For father-son duo, basketball is a family value

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For father-son duo, basketball is a family value

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Wonju Dongbu Promy guard Hur Woong, left, is the first son of Hur Jae, former Jeonju KCC Egis coach. [JoongAng Ilbo]

Hur Jae, former Jeonju KCC Egis coach, and Hur Woong, Wonju Dongbu Promy guard, typically spend more time trying to win championships than getting to know each other as father and son.

The senior Hur is considered one Korea’s basketball greats, as his nickname “Basketball President” suggests. His son, Woong, is a promising new player who just finished his first season in the Korea Basketball League (KBL) as the No. 5 draft pick.

Since Jae quit his coaching job and Woong’s season ended, the two have been making up for lost time. But Woong, like other sons of sports legends, still sees his father as competition.

The most famous local father-son duo is footballers Cha Bum-kun and Cha Du-ri. In his retirement ceremony on March 31, Du-ri confessed with tears in his eyes that he was jealous of his father, a legendary footballer in the German Bundesliga, because he was never able to step out from his shadow.

Du-ri’s comments didn’t faze 21-year-old Woong. The Yonsei University graduate acknowledges that Jae was a great athlete, but says he’ll be even better than his father - unlike Cha.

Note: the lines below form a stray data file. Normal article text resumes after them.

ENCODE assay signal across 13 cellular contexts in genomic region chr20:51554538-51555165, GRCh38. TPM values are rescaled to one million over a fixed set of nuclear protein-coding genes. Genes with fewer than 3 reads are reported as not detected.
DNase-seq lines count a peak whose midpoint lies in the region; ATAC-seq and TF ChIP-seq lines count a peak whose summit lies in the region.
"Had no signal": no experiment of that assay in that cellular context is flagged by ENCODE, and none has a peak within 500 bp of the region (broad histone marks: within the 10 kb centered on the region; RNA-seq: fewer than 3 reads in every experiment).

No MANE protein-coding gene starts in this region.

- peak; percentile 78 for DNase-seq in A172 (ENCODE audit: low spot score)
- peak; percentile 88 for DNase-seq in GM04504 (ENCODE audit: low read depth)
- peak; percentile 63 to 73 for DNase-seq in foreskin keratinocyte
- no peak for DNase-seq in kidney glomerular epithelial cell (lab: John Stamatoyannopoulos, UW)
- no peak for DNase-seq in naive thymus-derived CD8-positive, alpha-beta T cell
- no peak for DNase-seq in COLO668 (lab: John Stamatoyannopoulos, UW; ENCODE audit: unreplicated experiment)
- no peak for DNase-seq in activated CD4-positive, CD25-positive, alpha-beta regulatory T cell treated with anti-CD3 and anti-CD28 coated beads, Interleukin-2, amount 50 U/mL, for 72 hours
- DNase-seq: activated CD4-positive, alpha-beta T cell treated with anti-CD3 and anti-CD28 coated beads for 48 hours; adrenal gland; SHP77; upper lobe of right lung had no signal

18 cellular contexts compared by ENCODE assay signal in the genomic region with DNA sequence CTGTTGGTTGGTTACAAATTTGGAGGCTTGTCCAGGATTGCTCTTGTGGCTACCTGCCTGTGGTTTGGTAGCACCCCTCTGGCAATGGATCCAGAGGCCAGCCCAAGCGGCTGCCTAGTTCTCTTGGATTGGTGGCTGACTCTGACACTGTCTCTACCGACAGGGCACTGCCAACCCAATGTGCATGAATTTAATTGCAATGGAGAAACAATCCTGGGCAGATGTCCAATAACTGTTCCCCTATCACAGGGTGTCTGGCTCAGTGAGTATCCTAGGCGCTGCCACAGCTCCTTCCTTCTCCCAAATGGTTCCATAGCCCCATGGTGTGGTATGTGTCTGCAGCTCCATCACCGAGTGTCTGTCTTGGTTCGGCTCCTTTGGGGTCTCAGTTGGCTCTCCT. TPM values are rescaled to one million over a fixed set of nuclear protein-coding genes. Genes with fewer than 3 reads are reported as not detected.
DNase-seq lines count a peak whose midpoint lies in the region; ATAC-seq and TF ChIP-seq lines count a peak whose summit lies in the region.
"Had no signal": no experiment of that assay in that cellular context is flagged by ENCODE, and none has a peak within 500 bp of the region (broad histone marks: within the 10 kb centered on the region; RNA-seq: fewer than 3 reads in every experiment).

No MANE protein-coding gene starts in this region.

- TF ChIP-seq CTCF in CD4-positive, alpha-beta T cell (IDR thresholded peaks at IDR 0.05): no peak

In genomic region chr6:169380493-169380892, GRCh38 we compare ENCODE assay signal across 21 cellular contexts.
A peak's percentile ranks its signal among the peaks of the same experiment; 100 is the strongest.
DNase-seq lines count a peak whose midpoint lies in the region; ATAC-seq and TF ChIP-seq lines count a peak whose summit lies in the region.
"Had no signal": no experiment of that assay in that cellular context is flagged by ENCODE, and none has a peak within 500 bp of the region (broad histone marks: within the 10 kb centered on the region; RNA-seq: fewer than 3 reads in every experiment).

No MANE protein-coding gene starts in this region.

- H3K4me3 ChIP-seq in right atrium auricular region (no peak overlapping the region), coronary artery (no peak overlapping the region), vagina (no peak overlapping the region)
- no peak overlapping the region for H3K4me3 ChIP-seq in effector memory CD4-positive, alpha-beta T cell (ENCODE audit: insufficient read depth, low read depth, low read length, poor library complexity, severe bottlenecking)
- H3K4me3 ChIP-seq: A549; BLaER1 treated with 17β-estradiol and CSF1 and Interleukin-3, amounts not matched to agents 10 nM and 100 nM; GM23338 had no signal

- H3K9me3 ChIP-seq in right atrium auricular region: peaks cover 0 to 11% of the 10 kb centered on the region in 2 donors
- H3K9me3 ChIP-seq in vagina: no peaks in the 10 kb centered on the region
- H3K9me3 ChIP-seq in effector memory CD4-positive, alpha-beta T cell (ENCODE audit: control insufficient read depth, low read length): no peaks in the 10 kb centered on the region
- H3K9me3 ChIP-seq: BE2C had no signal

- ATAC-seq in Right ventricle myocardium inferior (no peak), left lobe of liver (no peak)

Hur Jae, who holds record for most points scored in a FIBA World Championship with 62, supports his son’s efforts to make a name for himself.

“Woong could gain the same kind of recognition as Du-ri if he plays for a national team becomes a star of the sport,” he said. “Since he is a player who puts in lot of effort, I believe he’ll be one of the greats.”

The former national team coach also said that he hopes to play on the same side as his son, an experience that the Chas never had.

“Last year, I was coaching my son’s opponents on the same court and it didn’t feel good,” he said. “If I take a coaching job again and play with Woong and [second son] Hoon, what more could I ask for?”

For Parents’ Day two weeks ago, the Hurs couldn’t spend time together because Woong was in Las Vegas for his team’s overseas training session. Ilgan Sports, an affiliate of the Korea JoongAng Daily, interviewed Woong on May 1 and spoke with Jae five days later in Seoul.

Hur Woong

Q. Do you and your father spend much time together these days?

A. My father quit his coaching job in the middle of season, so my family was able to see each other more. We dined together, went shopping and exercised. It was the first time we’d been able to spend that kind of time together, so it was very valuable to me. Instead of doing anything particularly special, I just wanted to experience small things with my father.

Is your father the reason why you started playing basketball?

I originally played football. By the time I was in fifth grade, I was already 164 centimeters tall (5-foot-5), a lefty forward and the fastest student at school. There were lots of offers from football clubs at nearby schools. But when I entered sixth grade, my father went to the United States for 14 months for training. While living with my family in the U.S., I started playing basketball and that’s when I decided I wanted to shift my focus.